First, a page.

“I went to the woods because I wished to live deliberately, to front only the essential facts of life, and see if I could not learn what it had to teach, and not, when I came to die, discover that I had not lived.” In 1845, freethinker and bankrupt schoolteacher Henry David Thoreau moved from Concord out into the middle of the woods, settling on the banks of Walden Pond on land owned by philosopher Ralph Waldo Emerson. Thoreau built himself a small hut—a kind of precursor to the Tiny House movement—and cultivated the land for a living while writing and pondering life in the woods. The result became a classic of American literature: an extended reflection on nature, solitude, water, wildlife, economy, hiking and vegetarianism. Thoreau’s interpretation of life in an ant colony and his observations of pine needles are unforgettable – and alone earn him his place as one of the father figures of nature writing genre. At the same time, his book is a critique of the society he came from.- Maja Lucas.

 

In this searing indictment — that’s also an empowering call to action — award-winning novelist and essayist Amitav Ghosh analyzes modern culture, history and politics to show how popular narratives have failed to wrestle with the reality of our collective climate crisis. The breadth of research is astounding but so too is Ghosh’s ability to diagnose the grave inadequacies of modern culture and offer some pathways forward. A book I return to again and again, The Great Derangement is haunting and harrowing, as Ghosh tells us some hard truths. But it’s also an inspiring challenge to writers, urging us to find new ways to tell the most important story on earth. — Melissa Jean Gismondi

Mark Lynas’ 2008 book Six Degrees soon became a must-read for anyone concerned about the speed and severity of global heating. In its 2020 incarnation, updated to reflect the most recent scientific research and projections, Lynas’ analysis of how the world will change with each degree of warming pulls no punches about what’s at stake. But in leaving space for optimism and hope, the evidence he sets out becomes a powerful call to action as well as a timely and terrifying warning.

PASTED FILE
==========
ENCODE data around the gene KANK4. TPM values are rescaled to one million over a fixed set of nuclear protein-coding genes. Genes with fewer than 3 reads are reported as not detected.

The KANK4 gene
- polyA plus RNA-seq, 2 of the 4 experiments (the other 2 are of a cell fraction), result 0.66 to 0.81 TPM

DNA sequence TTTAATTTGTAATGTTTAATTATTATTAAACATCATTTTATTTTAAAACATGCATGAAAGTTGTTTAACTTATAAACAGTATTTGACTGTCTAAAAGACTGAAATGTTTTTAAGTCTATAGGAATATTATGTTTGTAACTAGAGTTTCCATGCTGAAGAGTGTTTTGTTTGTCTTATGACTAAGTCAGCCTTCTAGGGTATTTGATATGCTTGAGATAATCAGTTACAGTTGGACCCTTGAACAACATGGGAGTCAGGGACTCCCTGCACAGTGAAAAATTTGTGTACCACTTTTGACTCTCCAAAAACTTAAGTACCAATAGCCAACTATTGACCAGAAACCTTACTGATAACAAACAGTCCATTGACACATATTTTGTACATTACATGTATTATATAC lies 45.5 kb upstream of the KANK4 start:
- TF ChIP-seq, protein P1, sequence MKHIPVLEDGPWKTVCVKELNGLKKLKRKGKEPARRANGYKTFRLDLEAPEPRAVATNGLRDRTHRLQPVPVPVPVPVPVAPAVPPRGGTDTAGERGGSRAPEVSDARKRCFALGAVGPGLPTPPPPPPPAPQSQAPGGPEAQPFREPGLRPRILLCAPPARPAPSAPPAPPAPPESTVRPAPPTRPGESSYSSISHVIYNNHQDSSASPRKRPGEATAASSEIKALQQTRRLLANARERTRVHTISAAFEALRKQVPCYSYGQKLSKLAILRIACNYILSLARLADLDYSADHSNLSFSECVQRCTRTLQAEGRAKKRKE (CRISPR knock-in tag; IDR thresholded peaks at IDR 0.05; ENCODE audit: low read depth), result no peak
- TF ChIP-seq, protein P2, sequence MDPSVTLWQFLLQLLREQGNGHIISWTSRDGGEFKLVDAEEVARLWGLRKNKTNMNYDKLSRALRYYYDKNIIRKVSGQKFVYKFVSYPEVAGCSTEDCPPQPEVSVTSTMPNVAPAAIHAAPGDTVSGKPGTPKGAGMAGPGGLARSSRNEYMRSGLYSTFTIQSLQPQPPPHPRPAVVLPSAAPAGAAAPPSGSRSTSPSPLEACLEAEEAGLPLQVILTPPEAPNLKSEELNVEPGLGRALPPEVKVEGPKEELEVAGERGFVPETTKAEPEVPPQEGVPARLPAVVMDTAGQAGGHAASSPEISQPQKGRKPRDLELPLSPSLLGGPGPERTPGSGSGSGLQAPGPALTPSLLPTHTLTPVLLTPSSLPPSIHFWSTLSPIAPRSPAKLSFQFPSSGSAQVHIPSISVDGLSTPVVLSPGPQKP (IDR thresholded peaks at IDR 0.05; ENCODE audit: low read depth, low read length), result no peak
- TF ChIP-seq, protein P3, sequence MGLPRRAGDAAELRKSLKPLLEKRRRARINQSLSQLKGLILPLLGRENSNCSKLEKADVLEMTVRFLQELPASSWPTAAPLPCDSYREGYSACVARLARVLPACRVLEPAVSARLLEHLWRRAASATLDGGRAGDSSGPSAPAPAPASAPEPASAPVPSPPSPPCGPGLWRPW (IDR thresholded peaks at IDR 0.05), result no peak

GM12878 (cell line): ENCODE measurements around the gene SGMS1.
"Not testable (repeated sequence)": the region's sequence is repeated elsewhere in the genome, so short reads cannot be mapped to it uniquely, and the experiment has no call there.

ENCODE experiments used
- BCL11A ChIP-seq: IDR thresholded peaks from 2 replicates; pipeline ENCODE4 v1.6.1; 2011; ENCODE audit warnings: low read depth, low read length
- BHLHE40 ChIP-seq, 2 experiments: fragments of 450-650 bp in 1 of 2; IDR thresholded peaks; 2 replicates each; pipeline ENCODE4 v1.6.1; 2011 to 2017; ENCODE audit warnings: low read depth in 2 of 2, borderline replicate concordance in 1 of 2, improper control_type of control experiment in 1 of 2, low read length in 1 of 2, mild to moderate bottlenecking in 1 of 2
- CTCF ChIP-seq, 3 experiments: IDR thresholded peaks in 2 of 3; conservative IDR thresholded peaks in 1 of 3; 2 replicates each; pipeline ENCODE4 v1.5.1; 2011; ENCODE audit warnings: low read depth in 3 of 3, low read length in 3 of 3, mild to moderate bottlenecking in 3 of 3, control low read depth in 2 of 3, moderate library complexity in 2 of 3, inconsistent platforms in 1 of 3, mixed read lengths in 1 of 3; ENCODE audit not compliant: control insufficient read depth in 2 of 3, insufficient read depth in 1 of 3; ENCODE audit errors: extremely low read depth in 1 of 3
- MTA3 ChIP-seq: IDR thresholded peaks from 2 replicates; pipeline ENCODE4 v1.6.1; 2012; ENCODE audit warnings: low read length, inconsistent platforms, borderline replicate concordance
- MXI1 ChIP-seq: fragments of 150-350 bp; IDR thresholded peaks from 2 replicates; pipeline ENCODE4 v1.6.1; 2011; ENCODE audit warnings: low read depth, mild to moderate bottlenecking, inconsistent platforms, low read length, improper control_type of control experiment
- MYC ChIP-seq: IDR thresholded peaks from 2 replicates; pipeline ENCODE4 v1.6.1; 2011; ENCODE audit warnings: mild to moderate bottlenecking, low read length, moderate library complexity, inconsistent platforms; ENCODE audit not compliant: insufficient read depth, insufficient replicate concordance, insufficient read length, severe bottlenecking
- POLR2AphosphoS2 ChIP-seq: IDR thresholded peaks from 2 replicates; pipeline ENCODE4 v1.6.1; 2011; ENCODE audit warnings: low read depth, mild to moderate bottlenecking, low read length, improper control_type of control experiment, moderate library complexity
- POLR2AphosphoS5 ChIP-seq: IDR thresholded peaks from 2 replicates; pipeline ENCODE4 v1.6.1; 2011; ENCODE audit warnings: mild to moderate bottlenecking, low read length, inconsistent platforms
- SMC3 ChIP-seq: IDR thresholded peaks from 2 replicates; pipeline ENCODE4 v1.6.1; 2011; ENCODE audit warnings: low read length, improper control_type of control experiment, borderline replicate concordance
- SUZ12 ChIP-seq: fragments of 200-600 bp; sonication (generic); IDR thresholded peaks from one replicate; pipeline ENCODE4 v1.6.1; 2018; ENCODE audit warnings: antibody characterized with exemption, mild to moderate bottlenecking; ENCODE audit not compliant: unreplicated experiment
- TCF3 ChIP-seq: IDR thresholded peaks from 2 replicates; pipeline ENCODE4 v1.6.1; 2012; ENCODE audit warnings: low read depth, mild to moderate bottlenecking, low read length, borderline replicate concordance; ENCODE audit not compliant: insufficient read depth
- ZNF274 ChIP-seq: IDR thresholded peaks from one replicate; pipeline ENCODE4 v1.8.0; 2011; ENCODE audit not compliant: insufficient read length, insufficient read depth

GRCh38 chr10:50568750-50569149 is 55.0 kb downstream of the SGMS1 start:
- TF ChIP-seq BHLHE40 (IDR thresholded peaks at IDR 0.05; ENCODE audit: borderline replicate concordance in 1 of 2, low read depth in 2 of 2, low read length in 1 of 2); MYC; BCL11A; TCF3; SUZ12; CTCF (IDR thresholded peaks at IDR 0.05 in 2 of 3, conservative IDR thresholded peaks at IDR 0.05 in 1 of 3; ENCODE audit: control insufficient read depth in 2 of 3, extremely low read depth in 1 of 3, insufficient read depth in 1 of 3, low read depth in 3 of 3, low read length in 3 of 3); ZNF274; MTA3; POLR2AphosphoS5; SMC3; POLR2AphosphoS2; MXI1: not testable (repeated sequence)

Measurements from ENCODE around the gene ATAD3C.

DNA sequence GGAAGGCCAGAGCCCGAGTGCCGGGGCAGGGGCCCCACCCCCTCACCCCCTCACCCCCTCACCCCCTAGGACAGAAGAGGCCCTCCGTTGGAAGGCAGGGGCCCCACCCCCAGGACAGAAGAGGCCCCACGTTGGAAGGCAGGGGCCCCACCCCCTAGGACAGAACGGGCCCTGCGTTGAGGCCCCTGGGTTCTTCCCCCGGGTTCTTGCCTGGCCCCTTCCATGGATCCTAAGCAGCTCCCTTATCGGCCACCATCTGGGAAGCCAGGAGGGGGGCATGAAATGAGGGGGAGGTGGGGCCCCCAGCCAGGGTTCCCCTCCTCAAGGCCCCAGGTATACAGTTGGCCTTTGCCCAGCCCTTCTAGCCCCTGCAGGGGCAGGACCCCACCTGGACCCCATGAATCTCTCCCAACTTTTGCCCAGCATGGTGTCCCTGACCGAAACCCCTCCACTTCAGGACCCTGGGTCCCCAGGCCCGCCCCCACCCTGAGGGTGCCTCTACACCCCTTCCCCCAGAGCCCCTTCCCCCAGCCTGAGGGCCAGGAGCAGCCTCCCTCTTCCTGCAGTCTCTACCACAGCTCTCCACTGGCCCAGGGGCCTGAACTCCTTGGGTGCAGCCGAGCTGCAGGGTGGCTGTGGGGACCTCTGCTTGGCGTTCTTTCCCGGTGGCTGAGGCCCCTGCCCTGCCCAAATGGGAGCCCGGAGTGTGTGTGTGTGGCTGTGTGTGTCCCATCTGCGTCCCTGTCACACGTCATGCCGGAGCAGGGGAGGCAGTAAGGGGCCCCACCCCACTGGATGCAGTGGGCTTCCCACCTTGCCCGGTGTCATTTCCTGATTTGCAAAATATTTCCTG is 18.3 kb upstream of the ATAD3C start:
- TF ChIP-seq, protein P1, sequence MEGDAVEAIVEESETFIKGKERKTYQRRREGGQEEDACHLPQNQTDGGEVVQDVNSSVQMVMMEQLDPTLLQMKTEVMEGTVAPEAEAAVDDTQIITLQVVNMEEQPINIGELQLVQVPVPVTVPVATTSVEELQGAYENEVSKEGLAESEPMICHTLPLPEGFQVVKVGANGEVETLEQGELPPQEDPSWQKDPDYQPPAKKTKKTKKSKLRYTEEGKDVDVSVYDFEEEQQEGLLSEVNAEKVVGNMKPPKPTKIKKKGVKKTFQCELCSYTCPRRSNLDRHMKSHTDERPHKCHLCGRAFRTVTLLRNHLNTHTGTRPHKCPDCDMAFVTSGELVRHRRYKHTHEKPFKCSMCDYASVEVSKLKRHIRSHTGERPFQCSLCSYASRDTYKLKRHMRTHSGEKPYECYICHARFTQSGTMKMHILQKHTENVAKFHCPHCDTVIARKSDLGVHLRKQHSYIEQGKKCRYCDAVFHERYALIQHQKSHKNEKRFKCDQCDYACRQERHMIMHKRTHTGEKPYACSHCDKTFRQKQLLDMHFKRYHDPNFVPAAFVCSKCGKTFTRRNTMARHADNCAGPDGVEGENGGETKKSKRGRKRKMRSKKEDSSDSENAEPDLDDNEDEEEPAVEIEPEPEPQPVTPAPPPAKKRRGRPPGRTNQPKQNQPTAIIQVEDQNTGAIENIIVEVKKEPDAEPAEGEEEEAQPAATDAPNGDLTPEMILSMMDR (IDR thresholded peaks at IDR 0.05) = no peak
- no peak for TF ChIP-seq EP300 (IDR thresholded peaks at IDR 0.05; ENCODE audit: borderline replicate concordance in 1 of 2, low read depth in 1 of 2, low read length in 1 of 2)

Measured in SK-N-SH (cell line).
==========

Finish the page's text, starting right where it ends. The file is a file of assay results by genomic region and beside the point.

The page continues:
First published in 1939, Steinbeck’s powerful tale of  greed, corruption and the consequences of intensive farming is a stark reminder that man-made environmental disasters are far from new. The story tells how the beleaguered Joad family, forced to join the great wave of migrants leaving the poverty of Oklahoma’s ruined Dust Bowl, travels in search of the green orchards of California, with its “golden oranges hanging from the trees”. But there’s trouble in paradise…

Imagine two concentric circles, one inside the other: a social foundation to ensure the protection of every human being, and an ecological ceiling to prevent the overshooting of the planet’s boundaries. This is the doughnut: the ecologically safe and socially just sweet spot in which humanity can thrive. Widely hailed as a radically ground-breaking work, Kate Raworth’s Doughnut Economics identifies the seven critical ways in which mainstream economics has betrayed global society.

Debunking the myth of ‘rational economic man’ and unpicking the argument that economic growth must continue at all costs, Raworth offers an exciting and viable roadmap for bringing humanity into the sweet spot represented by the doughnut. A must-read for anyone interested in transforming the global economic system into a force for good within the means of the planet.

Read more of our Climate Classics: timeless works exploring themes of climate change and biodiversity loss.